The never-ending suffering of the nation’s population, the complete economic destruction of one of the African continent’s richest countries, as well as the indescribable brutalisation of an entire generation of children and adults who have grown up in a vast war zone are only the most obvious consequences. One of the most gruesome forms of the conflict is the widespread use throughout the country of minors as so-called “child soldiers.”
Even if the upcoming elections run smoothly, they will not solve the fundamental problems afflicting the country. The election result will, at most, rearrange the cards between the competing ethnic cliques and the imperialist powers that stand behind them.
It is for this exact reason that the German government is absolutely committed to taking part. For Germany, it is about establishing a foothold in the Congo and in the African continent as a whole, whose enormous natural wealth is once again set to be carved up among the major powers.
The background to the civil war in the Congo lies in the raw materials in the region. The country’s provinces contain large quantities of gold, diamond, copper, cobalt, oil, and, of importance to the production of digital technologies, the mineral coltan. The exploitation of these immense resources is the reward for those powers able to maintain the dominant hand in the region’s multitude of conflicts.
The enormous economic importance of the region for industry can be garnered from the involvement of the large transnational corporations in the conflict. It is their lust for profits that lies behind the increased engagement of the European Union in Central Africa.
According to the German diplomat Albrecht Conze, who is the deputy political director of the UN peace mission in the Congo (MONUC), the poverty-stricken Congo could rank among the five richest countries in Africa if there was a stable political order. Conze wrote in the April edition of the journal International Politics: “Its proven natural resources make it, along with South Africa, the leader in the continent. Its hydro-electric capacity could make it a potential energy supplier to half of Africa.... Its quantities of timber in its mostly intact tropical forests are the biggest in the world.”
A bitter struggle has raged for years over these resources. France for a long time took advantage of the fact that French is spoken in the former Belgian colony to cultivate a relationship with the dictator Mobutu. When Mobutu was overthrown by Laurent Kabila in 1997, the US saw its chance. It supported Kabila and later his son Joseph, when he took over the reins after the murder of his father in 2001.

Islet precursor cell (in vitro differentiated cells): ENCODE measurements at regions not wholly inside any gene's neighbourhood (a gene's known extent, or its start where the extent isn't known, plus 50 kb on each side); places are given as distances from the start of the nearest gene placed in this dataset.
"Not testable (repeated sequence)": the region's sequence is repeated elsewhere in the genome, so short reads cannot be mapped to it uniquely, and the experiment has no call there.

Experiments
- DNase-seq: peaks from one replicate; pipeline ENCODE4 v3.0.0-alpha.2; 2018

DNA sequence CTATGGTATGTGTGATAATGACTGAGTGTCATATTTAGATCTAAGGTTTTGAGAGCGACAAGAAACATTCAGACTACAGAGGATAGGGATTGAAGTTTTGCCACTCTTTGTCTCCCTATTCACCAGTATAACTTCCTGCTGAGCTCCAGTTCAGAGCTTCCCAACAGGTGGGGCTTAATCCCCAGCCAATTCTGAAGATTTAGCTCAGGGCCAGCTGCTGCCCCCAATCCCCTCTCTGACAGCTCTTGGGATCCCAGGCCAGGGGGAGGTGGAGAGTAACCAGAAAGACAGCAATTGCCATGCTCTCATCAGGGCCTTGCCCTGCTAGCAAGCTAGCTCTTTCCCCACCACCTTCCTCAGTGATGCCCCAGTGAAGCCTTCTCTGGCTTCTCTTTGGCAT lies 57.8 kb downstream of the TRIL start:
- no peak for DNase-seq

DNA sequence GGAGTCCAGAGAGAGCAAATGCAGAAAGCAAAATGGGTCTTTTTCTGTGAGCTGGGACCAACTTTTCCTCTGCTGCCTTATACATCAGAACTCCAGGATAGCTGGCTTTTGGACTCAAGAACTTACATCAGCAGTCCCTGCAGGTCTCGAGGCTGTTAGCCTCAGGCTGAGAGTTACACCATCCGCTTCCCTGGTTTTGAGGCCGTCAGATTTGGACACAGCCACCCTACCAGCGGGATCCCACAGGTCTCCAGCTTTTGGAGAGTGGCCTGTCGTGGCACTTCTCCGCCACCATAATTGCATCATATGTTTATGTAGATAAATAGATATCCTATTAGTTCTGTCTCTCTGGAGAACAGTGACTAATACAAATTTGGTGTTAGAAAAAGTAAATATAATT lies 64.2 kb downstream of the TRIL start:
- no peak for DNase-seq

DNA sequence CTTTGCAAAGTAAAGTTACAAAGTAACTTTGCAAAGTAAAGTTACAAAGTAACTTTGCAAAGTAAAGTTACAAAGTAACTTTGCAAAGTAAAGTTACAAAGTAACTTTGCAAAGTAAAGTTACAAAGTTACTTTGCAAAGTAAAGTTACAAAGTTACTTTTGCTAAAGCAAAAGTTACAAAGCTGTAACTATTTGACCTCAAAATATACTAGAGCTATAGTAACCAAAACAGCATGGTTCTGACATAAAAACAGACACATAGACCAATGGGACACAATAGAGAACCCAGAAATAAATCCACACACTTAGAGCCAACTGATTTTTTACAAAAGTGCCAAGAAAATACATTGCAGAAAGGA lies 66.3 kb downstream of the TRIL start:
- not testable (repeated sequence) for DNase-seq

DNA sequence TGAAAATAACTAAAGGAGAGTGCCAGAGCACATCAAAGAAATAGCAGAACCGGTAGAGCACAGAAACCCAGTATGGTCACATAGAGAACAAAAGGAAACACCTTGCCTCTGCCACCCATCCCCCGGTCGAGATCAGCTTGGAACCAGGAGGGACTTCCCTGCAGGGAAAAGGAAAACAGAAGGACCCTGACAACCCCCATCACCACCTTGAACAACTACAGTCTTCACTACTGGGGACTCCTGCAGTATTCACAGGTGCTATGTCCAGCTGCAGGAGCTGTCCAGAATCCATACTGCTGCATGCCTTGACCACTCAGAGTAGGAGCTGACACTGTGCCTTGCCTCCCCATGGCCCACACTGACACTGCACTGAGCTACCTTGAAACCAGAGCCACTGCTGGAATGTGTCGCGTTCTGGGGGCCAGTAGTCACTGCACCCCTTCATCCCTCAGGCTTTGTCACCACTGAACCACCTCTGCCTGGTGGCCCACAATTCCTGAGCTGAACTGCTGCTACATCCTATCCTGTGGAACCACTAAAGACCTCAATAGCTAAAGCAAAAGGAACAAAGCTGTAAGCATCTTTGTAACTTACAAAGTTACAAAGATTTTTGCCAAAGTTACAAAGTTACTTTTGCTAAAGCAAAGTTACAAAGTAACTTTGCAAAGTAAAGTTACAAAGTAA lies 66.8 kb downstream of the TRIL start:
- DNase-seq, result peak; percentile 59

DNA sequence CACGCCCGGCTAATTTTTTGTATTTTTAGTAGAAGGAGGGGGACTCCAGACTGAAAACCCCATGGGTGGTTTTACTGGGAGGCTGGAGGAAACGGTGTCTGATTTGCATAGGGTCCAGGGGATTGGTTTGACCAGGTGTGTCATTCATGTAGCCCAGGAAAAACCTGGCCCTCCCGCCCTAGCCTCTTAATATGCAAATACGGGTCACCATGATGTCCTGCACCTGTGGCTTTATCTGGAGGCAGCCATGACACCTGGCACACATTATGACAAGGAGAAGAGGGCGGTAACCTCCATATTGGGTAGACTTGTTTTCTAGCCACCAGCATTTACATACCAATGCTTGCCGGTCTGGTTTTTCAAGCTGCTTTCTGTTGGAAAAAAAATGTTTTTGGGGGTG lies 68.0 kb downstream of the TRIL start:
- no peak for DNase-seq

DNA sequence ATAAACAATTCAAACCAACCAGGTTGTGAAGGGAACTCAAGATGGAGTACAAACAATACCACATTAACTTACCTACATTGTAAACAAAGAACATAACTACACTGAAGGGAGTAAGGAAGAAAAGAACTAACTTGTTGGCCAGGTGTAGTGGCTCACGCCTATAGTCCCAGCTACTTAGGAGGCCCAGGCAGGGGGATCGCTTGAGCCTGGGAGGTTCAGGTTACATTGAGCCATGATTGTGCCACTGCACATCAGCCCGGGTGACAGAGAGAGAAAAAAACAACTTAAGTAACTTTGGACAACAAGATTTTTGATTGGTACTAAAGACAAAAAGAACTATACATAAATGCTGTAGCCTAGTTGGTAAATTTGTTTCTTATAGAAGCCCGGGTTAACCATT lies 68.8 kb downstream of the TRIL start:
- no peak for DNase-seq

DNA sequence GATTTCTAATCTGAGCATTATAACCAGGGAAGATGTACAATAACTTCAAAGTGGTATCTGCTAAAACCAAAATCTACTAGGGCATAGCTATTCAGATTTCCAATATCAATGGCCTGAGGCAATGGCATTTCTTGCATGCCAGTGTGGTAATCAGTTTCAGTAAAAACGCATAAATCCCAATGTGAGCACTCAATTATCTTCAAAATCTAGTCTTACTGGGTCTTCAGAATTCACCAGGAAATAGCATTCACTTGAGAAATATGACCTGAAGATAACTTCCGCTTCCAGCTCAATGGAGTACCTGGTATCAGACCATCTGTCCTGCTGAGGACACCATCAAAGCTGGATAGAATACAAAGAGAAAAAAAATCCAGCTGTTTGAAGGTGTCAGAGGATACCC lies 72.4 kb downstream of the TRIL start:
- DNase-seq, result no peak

This support has paid dividends. In August of last year, the US company Phelps Dodge was granted the licence to start extracting the largest untouched deposits of copper in the world. For the right to mine reserves estimated at around $90 billion, Phelps Dodge paid just $15 million, to the disgust of Conze.
In his article, Conze also details how the raw materials of the country are being plundered. From the Isturi district, which contains the second-largest deposits of gold in Africa, gold is being carried out via Uganda. Coltan and cassiterite (a highly expensive form of tin) are finding their way out of the Kivu province via Rwanda, and cobalt from the Katanga province is leaving via Zambia. The neighbouring countries support various regional opposition militias, and are in turn supported by the industrial powers.
Diamonds are being extracted by hundreds of thousands of workers slaving under sub-human conditions, and are transported via a distribution network controlled by a Lebanese family. Kabila has granted the largest contract to an Israeli businessman who works closely with the Russian company Alrosa, which controls one fourth of the world’s diamond production.
While Conze accuses Russia and China of prosecuting a “new colonialism” and keeps silent on the role of the US, he argues that South Africa and the EU are playing a “constructive role.” Without “the regular intervention of South Africa and the EU the transition process since 2003 would have been derailed many times,” he writes.
This is pure propaganda. France above all has for a long time been exerting its own interests in the region, using methods just as reprehensible as the other major powers. For example, it has been shown that the genocide in Rwanda, which claimed an estimated 900,000 Tutsis, was planned, prepared and carried out with the tacit approval of the country’s former colonial power.